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There many an humble green grave showed
Where want, and pain, and toil did rest, And many a flattering stone I viewed
O'er those who once had wealth possessed. A faded beech, its shadow brown,
Threw o'er a grave where sorrow slept, On which, though scarce with grass o'ergrown,
Two ragged children sat and wept. A piece of bread between them lay,
Which neither seemed inclined to take, And yet they looked so much a prey
To want, it made my heart to ache. “ My little children, let me know
“Why you in such distress appear, “ And why you wasteful from you
throw “ That bread which many a one would cheer ?' The little boy, in accents sweet,
Replied, while tears each other chased “ Lady! we've not enough to eat,
“Oh! if we had, we would not waste. “ But sister Mary's naughty grown,
“ And will not eat, whate'er I say, “ Though sure I am, the bread's her own,
- For she has tasted none to-day.” “ Indeed," the wan starved Mary said,
“ Till Henry eats, I'll eat no more, “ For yesterday I got some bread,
“ He's had none since the day before.” My heart did swell, my bosom heave, Í felt as though deprived of speech,
I silent sat upon
With looks that told a tale of woe,
With looks that spoke a grateful heart, The shivering boy then nearer drew,
And did his simple tale impart. “ Before my father went away,
“ Enticed by bad men o'er the sea, “ Sister and I did nought but play
“ We lived beside yon great ash-tree. “But then poor mother did so cry,
“ And looked so changed I cannot tell ; “ She told us that she soon should die,
“ And bade us love each other well. “ She said that when the war was o'er,
Perhaps we might our father see, " But if we never saw him more,
" That God our father then would be ! “ She kissed us both, and then she died,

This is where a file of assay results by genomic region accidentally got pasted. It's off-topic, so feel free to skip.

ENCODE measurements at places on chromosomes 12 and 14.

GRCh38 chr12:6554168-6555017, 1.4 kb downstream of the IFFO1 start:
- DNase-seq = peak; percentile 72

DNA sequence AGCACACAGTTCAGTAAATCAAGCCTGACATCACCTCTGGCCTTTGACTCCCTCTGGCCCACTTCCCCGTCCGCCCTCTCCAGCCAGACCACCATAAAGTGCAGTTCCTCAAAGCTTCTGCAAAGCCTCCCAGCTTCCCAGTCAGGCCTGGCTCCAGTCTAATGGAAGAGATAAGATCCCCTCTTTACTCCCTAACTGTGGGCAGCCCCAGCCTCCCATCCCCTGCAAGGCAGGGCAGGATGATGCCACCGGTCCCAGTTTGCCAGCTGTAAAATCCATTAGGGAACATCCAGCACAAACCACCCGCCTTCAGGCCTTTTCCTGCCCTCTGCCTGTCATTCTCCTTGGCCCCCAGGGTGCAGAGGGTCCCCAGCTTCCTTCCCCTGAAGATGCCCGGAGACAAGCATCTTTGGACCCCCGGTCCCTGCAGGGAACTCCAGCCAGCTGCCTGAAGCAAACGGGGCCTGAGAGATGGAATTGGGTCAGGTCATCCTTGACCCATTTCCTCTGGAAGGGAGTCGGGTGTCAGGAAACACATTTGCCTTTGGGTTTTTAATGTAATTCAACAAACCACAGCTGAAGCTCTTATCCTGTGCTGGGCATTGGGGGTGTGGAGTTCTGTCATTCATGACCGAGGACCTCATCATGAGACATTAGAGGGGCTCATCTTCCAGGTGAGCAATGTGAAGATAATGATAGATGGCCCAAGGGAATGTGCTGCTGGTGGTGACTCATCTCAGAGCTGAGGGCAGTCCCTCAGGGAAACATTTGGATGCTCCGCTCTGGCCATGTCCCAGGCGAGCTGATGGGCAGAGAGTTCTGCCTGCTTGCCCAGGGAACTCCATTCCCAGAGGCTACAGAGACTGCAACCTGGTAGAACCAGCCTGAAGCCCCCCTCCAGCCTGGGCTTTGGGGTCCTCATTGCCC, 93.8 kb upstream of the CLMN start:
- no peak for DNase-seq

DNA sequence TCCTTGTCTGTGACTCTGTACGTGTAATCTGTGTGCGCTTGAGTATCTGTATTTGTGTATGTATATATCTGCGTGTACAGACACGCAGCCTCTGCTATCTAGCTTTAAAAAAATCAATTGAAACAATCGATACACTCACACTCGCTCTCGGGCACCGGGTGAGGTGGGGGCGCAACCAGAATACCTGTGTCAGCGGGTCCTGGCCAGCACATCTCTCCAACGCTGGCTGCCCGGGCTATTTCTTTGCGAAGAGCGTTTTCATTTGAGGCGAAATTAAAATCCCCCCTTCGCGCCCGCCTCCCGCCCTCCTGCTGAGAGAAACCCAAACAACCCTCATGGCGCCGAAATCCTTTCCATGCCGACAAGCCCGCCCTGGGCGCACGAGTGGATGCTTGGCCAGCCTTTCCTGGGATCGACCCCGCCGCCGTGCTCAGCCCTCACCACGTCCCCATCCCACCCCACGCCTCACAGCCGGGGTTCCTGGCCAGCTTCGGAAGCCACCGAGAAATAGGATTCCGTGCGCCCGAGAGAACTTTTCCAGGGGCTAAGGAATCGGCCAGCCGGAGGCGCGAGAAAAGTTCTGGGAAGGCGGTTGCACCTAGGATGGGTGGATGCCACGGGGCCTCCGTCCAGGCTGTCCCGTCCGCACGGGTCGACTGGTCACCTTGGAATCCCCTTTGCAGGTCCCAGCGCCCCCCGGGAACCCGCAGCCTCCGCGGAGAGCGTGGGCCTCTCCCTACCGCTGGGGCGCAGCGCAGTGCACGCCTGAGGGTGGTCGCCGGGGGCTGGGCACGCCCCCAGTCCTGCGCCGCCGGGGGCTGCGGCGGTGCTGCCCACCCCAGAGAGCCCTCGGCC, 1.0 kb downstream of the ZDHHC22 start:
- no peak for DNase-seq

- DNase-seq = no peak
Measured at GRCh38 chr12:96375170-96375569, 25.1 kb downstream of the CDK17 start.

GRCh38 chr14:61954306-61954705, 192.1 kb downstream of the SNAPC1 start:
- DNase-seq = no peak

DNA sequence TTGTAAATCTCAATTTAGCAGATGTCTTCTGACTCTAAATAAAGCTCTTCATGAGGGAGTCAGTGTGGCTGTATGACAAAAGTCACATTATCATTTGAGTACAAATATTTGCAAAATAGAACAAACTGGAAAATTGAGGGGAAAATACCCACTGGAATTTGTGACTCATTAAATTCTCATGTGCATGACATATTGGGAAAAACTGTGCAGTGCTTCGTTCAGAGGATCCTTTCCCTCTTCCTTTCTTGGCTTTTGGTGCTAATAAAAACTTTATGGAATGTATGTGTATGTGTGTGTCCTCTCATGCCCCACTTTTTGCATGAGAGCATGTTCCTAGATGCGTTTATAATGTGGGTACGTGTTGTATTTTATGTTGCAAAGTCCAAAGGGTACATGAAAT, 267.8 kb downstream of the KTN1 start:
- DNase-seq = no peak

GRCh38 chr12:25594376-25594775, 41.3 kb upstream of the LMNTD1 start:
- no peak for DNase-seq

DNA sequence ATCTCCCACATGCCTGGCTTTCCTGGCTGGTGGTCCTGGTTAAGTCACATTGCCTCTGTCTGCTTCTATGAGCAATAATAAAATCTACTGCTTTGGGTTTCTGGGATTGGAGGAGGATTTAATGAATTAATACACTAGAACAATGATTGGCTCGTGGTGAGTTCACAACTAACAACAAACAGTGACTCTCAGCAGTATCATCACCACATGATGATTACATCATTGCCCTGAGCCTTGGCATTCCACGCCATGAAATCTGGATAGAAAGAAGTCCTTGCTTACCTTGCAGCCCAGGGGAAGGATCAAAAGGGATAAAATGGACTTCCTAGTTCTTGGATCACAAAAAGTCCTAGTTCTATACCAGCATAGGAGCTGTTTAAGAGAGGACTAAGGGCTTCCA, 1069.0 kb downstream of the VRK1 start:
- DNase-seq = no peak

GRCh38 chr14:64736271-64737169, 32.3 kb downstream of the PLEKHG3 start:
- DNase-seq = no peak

“ And we no more a mother have ; “ Here many a day we've sat and cried,
Together on poor mother's grave. “But when my father came not here,
I thought, if we could find the sea, “ We should be sure to meet him there,
“ And once again might happy be. “We hand in hand went many a mile,
“ And asked our way of all we met; “ And some did sigh, and some did smile,
“And we of some did victuals get. “ But when we reached the sea, and found
“ 'Twas one great water round us spread, “ We thought that father must be drowned,
“ And cried, and wished we both were dead.
“ So we returned to mother's grave,
" And only long with her to be, “ For Goody, when this bread she gave,
“ Said, father died beyond the sea. “ Then since no parent here we have,
“ We'll go and search for God around; “ Lady ! pray can you tell us where
“ That God, our father, may be found ? “ He lives in heaven, mother said,
“ And Goody says that mother's there,
I think, perhaps, she'll send him here."
And cried, “ Come both and live with me; “ I'll clothe you, feed you, give you rest,
" And will a second mother be. “ And God shall be your father still,
«« 'Twas he in mercy sent me here ; “ To teach you to obey his will,
" Your steps to guide, your hearts to cheer.”
ALP. (THE BATTLE FIELD.)
ALP wandered on, along the beach,
As his measured step on the stone below
Alp turned him from the sickening sight :
But when all is past, it is humbling to tread
THE GRASP OF THE DEAD.
'Twas in the battle field, and the cold pale moon
Looked down on the dead and dying ; And the wind passed o'er with a dirge and a wail,
Where the young and brave were lying.
With his father's sword in his red right hand,
And the hostile dead around him, Lay a youthful chief : but his bed was the ground,
And the grave's icy sleep had bound him.
A reckless rover, ʼmid death and doom,
Passed a soldier, his plunder seeking. Careless he stept, where friend and foe
Lay alike in their life-blood reeking.
Drawn by the shine of the warrior's sword,
The soldier paused beside it :
But the grasp of the dead defied it.
He loosed his hold, and his English heart
Took part with the dead before him; And he honoured the brave who died sword in hand,
As with softened brow he leant o'er him.